Looking for plans for decent 16` Aluminium fishing boat

Discussion in 'Powerboats' started by etienne1963, Nov 5, 2011.

  1. etienne1963
    Joined: Nov 2011
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    Location: South Africa

    etienne1963 Junior Member

    As a recreational fisherman I've owned a 14` which was too small and crowded yet economical to operate and easy to store and tow. I've owned a 17` and found you need a crew of 3 to launch and its difficult to store and heavy to tow long distance. I'm not really interested in travelling far offshore and average 7 to 10 nautical miles as that's where the fish is that I target. My boats have been glass and I've taken an interest in aluminium fishing boats but wonder how they will compare in our conditions and why they are not as popular in Cape Town as in other regions. I'm interested in a 16` as I would be able to launch with two crew and I would also be able to launch and fish our rivers. I'd think about a 15` but am not convinced. We have strict regulations that require 2 motors and I would want that from a safety POV. Also buoyancy regulations are very strict. I need to research the latest requirements.
    I'd like to build my own boat. I need the challenge and it would give myself and my kids something to enjoy together. I'm hoping someone can guide me in this respect. I have facilities to bend , weld etc an Aluminium boat.
    Thanking you.
     
  2. Squidly-Diddly
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    Squidly-Diddly Senior Member

    build two 14' boats that link at the transome to make "longboat" style!

    Or could be operated independently.

    Only question is where/how to mount the motor.

    I guess you could hang it off the side like a canoe, or since you are already fabbing in aluminum, make a custom bracket.
     
  3. Mr Efficiency
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    Mr Efficiency Senior Member

    Interesting that the law requires twin motors for offshore boating in South Africa. Goes a long way toward explaining the popularity there of small power cats. 16 feet is probably the minimum size for a plate alloy boat, otherwise pressed or swaged thinner material becomes more attractive, but a different proposition build-wise. Australia leads the world by a comfortable margin with trailable aluminium powerboats design and manufacture, in that environment you wouldn't build a sixteen footer, there is just a glut of choice in available makes. A bit like the old postcard sentiment, "wish you were here" .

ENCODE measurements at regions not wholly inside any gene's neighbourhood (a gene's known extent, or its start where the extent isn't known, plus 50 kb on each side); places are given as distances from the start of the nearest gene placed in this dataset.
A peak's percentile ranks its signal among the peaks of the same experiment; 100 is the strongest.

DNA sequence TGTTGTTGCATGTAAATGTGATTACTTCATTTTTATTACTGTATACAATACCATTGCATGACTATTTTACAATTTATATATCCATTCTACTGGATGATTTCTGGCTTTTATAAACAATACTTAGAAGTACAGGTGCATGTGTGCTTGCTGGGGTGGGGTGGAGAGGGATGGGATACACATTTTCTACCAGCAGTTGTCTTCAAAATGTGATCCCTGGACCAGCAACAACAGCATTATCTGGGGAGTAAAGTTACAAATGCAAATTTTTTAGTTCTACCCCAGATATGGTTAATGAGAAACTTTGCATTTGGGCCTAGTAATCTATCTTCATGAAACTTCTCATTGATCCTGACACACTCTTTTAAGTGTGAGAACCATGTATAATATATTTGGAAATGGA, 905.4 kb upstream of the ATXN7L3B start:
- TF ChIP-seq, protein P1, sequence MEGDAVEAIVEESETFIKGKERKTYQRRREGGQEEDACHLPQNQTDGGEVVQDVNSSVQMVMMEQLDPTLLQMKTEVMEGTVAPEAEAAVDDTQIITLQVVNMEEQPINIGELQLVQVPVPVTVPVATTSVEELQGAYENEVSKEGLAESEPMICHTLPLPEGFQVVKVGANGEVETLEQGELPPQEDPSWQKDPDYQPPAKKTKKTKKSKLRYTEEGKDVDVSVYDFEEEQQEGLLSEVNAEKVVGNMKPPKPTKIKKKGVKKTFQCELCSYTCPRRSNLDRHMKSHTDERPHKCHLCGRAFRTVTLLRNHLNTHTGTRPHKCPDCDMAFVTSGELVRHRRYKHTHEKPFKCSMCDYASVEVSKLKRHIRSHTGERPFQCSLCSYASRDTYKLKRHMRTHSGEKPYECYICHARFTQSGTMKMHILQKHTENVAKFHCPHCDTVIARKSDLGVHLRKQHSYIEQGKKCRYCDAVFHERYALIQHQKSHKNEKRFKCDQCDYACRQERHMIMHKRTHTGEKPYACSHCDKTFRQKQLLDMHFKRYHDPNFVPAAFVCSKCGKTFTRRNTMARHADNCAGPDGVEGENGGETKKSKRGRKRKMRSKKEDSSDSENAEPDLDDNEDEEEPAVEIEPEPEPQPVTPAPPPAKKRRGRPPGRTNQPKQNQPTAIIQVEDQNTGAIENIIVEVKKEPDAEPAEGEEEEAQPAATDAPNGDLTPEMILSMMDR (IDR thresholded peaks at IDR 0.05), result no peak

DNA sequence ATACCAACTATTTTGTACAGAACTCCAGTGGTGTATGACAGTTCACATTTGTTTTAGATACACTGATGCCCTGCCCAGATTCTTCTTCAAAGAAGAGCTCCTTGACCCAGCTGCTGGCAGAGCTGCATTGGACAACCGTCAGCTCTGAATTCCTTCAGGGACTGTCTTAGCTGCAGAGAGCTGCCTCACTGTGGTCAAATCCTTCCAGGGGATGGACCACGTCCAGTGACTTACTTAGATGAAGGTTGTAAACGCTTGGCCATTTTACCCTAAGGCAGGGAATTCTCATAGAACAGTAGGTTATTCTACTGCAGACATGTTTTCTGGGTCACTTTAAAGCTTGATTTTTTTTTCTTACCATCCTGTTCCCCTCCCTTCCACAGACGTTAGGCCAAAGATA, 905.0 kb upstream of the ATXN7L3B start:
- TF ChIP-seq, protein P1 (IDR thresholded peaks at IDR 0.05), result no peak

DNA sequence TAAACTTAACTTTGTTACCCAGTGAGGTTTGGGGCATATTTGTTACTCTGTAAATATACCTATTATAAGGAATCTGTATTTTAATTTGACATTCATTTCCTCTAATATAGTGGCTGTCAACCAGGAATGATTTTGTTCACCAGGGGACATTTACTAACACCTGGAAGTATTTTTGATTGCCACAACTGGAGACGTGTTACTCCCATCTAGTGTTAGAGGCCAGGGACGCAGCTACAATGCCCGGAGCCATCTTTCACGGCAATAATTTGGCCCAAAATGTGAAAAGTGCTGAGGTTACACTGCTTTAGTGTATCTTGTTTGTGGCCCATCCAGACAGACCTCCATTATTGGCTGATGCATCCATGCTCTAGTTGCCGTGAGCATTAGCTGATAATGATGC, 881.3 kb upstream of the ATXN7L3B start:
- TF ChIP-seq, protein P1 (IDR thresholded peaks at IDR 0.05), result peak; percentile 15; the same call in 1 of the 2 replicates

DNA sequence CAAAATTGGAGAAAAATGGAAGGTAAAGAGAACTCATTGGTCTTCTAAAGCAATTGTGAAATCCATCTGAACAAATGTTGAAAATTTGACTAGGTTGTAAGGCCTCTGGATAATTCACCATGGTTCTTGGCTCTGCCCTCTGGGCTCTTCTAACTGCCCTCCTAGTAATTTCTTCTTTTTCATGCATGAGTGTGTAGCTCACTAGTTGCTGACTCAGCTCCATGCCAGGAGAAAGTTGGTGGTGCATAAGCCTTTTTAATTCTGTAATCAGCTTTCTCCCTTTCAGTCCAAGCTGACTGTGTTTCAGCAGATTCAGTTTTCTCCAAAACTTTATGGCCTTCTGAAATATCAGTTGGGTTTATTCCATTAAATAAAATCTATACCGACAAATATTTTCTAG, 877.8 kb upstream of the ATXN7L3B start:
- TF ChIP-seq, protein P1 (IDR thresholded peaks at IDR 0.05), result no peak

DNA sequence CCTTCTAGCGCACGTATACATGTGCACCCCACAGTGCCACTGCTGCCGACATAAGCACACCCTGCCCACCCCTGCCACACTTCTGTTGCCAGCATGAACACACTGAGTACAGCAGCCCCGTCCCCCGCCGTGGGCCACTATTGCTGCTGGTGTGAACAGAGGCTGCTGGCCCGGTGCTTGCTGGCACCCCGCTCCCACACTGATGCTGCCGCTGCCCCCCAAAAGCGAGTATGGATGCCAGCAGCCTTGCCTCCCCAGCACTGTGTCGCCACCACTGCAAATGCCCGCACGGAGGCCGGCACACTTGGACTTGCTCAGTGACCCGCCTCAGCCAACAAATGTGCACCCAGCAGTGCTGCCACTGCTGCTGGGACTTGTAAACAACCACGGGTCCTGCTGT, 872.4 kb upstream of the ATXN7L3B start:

4. etienne1963
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    etienne1963 Junior Member

    I'm beginning to think its going to be a challenge. I've heard a great deal about Australian fishing boats but wonder if their designs can be adapted for the extra weight of a second motor.
     
  5. cyclops2
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    cyclops2 Senior Member

    Can you legally

    Put one light weight on the transom.
    Put the main motor into a motor box in front of the transom.

    I have a Aluminum 16' X 15" high transom fishing boat with a 9.9 & a 28 hp on it. True. :)
    I have to be EXTREMELY carefull of wakes from large boats. Usually I just do the 9.9 hp.

    Off shore REALLY needs a lot more length , beam & hull depth.....No 2nd chances out there very often.
    You have those nasty Whites & worse yet. Bull sharks.

    Bigger is better.
     
  6. etienne1963
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    etienne1963 Junior Member

    Hhhmmmm.

    No Bull Sharks but the Whites yes. And lots of whales.
    Wanted a 16โ€œ so I can fit two 30`s. And still get on the plane with 3 crew. Also for parking and towing. My boats have all been deep Vs. 16` is a popular size for recreational fishing to 10 Nautical miles. All glass boats though. No tinnies.
     
  7. cyclops2
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    cyclops2 Senior Member

    I SQUEEZE 2 adults 220 to 250 pounds each & 1 kid 60 to 100 pounds.
    I stay only in waist deep water. Or life jackets on everyone in deeper stuff.

    Boat, people & gear is CLOSE to legal limit.



    Edit I am 1 of the 2 adults.
     
  8. etienne1963
    Joined: Nov 2011
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    etienne1963 Junior Member